You’re Simply the ZEST

You’re Simply the ZEST

There is something to be said about cooking and eating a dish that has significance to you, your family, or your culture. I know that with our technology, you can find just about any recipe online instantly with the click of a button, but what you can’t always find is why people choose to use those recipes and how exactly they are capable of creating pure joy. So what exactly makes a dish so special? Well, I set out to find just that. I interviewed a few people about recipes that they grew up with, and I asked them about the cultural and personal significance of those recipes.

Chicken Roce Curry

First up is Alex. Her family’s favourite recipe is Chicken Roce Curry. It is an Indian recipe from the area of Mangalore. All of the aunts in her family would make this dish during the holiday season or whenever they hosted big family celebrations! During COVID-19, Alex’s family cooked this recipe around Christmas time and delivered boxes of it to each other’s houses to celebrate with each other from a distance. To her and her family, a big pot of the most delicious coconut-spicy curry brings them all together no matter the occasion.


  • 1 onions, sliced
  • 400g of chicken, cut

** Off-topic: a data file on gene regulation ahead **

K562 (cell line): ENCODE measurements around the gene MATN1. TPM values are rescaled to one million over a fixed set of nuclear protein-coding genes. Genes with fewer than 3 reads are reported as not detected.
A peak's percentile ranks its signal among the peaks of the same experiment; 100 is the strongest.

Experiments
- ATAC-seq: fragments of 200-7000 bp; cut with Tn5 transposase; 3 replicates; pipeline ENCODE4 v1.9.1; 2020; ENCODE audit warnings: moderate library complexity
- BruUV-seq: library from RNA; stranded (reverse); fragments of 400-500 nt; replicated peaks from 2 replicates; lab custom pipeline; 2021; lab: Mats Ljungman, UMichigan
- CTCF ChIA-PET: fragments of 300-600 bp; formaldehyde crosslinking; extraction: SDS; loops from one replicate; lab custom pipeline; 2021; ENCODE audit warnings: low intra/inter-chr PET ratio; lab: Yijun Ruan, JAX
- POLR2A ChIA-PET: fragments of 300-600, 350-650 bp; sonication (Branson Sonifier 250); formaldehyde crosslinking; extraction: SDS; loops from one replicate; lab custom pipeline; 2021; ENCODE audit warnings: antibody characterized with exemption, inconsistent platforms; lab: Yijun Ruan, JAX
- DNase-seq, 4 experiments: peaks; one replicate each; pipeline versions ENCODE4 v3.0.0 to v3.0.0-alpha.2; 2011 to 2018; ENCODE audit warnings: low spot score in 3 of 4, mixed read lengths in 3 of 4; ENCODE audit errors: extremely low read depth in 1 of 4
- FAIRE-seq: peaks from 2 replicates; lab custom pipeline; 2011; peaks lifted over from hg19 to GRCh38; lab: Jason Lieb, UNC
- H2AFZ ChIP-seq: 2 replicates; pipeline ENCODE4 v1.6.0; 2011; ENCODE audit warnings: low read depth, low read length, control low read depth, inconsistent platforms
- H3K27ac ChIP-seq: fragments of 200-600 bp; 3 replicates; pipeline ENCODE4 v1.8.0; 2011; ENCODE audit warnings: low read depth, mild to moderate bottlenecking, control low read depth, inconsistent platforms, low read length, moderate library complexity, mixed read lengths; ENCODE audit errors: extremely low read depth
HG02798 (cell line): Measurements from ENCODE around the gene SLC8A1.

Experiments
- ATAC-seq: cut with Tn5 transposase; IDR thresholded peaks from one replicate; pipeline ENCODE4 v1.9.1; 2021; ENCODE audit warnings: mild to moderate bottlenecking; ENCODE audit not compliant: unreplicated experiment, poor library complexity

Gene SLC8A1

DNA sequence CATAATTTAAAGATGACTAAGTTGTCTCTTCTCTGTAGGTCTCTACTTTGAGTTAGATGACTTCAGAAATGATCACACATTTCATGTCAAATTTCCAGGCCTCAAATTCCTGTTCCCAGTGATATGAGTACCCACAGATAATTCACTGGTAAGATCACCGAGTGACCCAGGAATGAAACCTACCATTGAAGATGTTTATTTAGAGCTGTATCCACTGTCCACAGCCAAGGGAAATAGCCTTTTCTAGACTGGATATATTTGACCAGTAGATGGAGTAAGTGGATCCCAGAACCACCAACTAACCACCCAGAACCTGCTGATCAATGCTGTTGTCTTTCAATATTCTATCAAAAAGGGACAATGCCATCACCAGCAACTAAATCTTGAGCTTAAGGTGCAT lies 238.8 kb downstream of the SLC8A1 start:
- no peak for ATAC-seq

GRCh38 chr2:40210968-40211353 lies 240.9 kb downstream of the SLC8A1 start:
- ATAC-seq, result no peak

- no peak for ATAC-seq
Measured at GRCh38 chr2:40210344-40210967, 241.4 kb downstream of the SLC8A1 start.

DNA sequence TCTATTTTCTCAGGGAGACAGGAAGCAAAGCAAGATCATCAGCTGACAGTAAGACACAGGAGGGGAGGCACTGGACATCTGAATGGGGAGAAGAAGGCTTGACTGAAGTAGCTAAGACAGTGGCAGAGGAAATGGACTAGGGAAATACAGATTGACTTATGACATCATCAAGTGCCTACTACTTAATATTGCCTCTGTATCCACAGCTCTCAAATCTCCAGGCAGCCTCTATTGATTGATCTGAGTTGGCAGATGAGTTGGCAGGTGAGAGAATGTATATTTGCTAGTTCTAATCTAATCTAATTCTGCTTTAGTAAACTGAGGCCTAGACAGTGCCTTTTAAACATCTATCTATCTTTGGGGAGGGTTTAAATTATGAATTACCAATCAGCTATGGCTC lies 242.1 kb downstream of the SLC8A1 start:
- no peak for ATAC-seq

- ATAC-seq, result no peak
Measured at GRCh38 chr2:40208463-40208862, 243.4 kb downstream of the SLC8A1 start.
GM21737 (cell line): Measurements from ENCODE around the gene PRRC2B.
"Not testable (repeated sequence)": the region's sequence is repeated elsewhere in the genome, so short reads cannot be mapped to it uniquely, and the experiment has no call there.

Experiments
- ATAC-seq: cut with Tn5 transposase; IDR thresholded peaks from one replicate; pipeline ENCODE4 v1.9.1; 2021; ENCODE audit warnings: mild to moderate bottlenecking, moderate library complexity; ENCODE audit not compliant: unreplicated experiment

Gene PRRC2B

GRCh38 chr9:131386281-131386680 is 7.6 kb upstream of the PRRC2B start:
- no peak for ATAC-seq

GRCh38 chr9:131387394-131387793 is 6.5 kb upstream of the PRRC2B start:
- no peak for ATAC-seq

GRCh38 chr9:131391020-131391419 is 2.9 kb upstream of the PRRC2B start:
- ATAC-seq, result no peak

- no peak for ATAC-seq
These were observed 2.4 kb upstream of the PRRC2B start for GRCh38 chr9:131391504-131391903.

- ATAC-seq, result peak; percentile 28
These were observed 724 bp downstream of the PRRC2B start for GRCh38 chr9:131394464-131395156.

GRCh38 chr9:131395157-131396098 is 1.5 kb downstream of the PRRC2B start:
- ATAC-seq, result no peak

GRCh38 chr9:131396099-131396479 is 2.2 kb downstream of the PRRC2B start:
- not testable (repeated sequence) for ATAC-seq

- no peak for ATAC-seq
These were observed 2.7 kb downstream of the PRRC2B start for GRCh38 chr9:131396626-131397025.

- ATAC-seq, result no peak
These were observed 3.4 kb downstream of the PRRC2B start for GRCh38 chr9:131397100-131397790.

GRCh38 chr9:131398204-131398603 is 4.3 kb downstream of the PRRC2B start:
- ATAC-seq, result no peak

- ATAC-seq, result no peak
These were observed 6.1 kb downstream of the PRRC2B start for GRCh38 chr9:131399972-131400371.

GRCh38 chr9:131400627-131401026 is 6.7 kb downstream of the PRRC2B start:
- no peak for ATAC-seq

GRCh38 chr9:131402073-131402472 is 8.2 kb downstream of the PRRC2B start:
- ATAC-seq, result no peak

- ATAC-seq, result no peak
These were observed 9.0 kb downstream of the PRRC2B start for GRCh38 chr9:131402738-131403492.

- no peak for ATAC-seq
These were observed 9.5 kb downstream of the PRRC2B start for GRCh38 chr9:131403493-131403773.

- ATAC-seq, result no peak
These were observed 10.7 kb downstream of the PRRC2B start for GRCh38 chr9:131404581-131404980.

• 2 tablespoons of oil
  • 1 cup of coconut milk
  • 1/2 cup of grated coconut
  • 1/2 tsp of turmeric
  • 1/2 tsp of cumin
  • 1/2 tsp of peppercorns
  • 1 tsp of coriander seeds
  • 10 red chillies
  • 2 cloves of garlic
  • salt to taste



  1. In a pan, fry the sliced onions in oil until translucent; set aside
  2. In another pan, dry roast the turmeric, cumin, peppercorns, coriander seeds, garlic and chillies, until fragrant for about 5 minutes. Don’t burn the spices so do it on low heat.
  3. Once the spices have cooled down, mix with grated coconut and water to make into a paste
  4. Add paste into the pot with 1/2 of the coconut milk and some water until it is the desired consistency. Add cut chicken and the rest of the coconut milk and salt; let simmer for 35-40 minutes until chicken is cooked. 
  5. Serve with rice and enjoy!